As an investor, I am wondering how concerned I should be about the Lithium-ion battery problems with Boeing (BA) 787 Dreamliner. As I consider the ramifications this might have on the stock in 2013, I am also looking at the company from a long-term perspective past 2013. With a modest dividend and strong sales, what can I expect from this setback to the Dreamliner?
Something that may have an adverse affect upon Boeing's stock in 2013/2014 will be a call for compensation by present customers of the 787 Dreamliner. There are presently 50 Dreamliners in service, and they have all been temporarily grounded following the battery problems. Customers have already stated they will seek compensation from Boeing. All Nippon Airways, the largest carrier of the Dreamliner, has already said it will address Boeing on compensation; I do not believe this will have a long term impact, though. Indian National, Air India, has already ordered 21 more airliners. Expect "behind closed door" negotiations with each carrier that we may not be privy to.
787- Return Complicated?
The research into the fire, smell of smoke and warning light that came on in Japan Airlines Dreamliner may suggest that Boeing will have to redesign the lithium-ion batteries. While Boeing expressed to the FAA that the lithium-ion batteries should produce smoke once in 10 million hours of flying, the fact that it produced it in fewer than 100,000 hours raised questions as to the proper certification procedure for the battery. This means the FAA might look at how the original certification process for the battery takes place.
These batteries are very important for the Dreamliner. The plane uses more electricity than similar jets, but also conserves the use of fuel. Certification came as "special conditions" because the design was new and there was no focused allowance for the use of lithium-ion batteries. What are some possible causes that are being investigated?
- The recharging process
- Contamination in folds within the cell
- Battery design
- Manufacturing process
Interestingly enough, the FAA barred passenger planes from carrying non-rechargeable versions of these types of batteries three years before it gave "special" consent to Boeing because of fire concerns. Boeing said the batteries were designed so that if one cell failed, it wouldn't cascade to the others, but this is exactly what happened. Boeing's plight may ground planes for an undisclosed period of time. Redesigning the battery may not take that long, or Boeing may find a temporary solution that the FAA could approve to get the planes flying again while Boeing continues to research a long term and permanent solution.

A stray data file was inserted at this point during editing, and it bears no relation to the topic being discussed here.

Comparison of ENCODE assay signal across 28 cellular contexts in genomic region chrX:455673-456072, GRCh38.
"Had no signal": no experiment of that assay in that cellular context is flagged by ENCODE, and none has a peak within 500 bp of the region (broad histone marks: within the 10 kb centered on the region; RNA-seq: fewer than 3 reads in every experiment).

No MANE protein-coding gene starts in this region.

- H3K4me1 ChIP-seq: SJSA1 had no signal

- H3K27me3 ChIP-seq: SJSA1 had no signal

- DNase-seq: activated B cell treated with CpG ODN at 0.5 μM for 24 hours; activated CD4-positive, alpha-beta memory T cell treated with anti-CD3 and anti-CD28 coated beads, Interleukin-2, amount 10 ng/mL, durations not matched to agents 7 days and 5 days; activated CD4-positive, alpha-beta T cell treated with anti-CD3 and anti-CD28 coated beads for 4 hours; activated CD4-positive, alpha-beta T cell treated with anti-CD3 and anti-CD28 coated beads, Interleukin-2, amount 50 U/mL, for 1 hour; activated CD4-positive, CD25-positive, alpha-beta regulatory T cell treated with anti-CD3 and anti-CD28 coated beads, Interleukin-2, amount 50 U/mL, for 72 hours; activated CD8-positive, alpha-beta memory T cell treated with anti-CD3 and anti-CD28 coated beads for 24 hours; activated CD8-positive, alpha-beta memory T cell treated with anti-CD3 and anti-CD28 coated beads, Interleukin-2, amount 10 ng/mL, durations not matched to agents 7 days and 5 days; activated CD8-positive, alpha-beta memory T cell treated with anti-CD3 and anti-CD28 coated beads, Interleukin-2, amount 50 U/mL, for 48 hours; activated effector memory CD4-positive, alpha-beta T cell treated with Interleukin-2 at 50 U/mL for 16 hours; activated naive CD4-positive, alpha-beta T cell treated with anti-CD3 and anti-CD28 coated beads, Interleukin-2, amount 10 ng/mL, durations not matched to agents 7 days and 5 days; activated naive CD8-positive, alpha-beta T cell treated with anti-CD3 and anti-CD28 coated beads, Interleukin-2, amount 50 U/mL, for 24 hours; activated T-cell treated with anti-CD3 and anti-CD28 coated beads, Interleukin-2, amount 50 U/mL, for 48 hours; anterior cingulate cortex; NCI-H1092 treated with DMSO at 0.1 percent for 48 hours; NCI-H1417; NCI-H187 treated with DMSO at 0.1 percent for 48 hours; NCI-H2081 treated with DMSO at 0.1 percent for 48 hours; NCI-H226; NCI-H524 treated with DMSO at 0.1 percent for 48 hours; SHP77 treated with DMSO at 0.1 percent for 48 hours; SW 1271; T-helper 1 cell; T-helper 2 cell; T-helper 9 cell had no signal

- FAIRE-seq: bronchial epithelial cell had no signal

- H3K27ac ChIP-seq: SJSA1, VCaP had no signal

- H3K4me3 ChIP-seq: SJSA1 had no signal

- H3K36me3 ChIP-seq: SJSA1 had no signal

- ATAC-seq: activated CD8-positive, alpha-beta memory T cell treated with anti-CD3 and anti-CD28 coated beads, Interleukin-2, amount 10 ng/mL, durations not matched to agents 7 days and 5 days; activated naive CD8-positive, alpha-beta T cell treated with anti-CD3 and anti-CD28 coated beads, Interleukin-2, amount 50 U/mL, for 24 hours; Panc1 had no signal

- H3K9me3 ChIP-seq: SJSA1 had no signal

How much will the Dreamliner Battery-Gate Affect Boeing?
I am not sure if it will be of any consequence other than a bump in the road. If January is any indication of what it will do, then I do not think investors have anything to worry about. When we look at the two biggest rivals, Boeing and Airbus, Boeing clearly has jump out of the gate ahead of its rival. In January, Airbus reported sales of 140 aircraft, with an adjusted total of 121 after cancellations. It also delivered 35 passenger jets. Boeing also recorded 145 sales, with no cancellations, and delivered 39 aircraft.
So far, the company has not missed a beat. But this does not mean we won't feel an affect later this year. Not only would 787 groundings cause compensation losses, but it appears that delayed deliveries will also come into play later this year. With the groundings, deliveries are also postponed. There are no delivery dates being given to some large European clients. Norwegian Air out of Oslo has not been given any new date for handing over its order of Dreamliners, and British Airways would receive its Dreamliners in May of 2013. But from a long term investor's standpoint, this is all short term. Companies are still committed to the 787. British Airways ordered 30 and still says it is committed to the design.
Boeing is prone to some wide daily swings. The stock continued to move up in a bullish peak and valley pattern from November until the New Year began as it used the middle Bollinger band as basic support. The news about the lithium-ion battery problems sent the stock down most of January, helping define the first leg of a bullish trend the stock is in. The recent deep (before the stock recovered), saw the RSI indicator barely move below the bullish '50' line. This signifies continued strength to me. And although the MACD MAs did dip below the '0' line, they are rebounding well and did not go to far down. If the stock can push above the resistance level of '78,' I believe it will continue to move up and the battery mess with just be a bounce in the stock move up.